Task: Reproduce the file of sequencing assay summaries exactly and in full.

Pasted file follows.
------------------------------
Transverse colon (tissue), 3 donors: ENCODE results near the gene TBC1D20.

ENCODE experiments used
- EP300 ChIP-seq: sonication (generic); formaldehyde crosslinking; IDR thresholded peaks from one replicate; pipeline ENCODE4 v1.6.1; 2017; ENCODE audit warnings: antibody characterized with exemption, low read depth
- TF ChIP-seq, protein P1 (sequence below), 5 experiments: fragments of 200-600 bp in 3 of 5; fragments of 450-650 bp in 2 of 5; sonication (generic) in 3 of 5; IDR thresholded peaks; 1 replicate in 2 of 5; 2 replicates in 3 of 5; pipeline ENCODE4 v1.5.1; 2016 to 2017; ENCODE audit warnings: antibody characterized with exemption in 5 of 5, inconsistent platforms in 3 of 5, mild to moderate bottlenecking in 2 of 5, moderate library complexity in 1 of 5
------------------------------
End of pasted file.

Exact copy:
Transverse colon (tissue), 3 donors: ENCODE results near the gene TBC1D20.

ENCODE experiments used
- EP300 ChIP-seq: sonication (generic); formaldehyde crosslinking; IDR thresholded peaks from one replicate; pipeline ENCODE4 v1.6.1; 2017; ENCODE audit warnings: antibody characterized with exemption, low read depth
- TF ChIP-seq, protein P1 (sequence below), 5 experiments: fragments of 200-600 bp in 3 of 5; fragments of 450-650 bp in 2 of 5; sonication (generic) in 3 of 5; IDR thresholded peaks; 1 replicate in 2 of 5; 2 replicates in 3 of 5; pipeline ENCODE4 v1.5.1; 2016 to 2017; ENCODE audit warnings: antibody characterized with exemption in 5 of 5, inconsistent platforms in 3 of 5, mild to moderate bottlenecking in 2 of 5, moderate library complexity in 1 of 5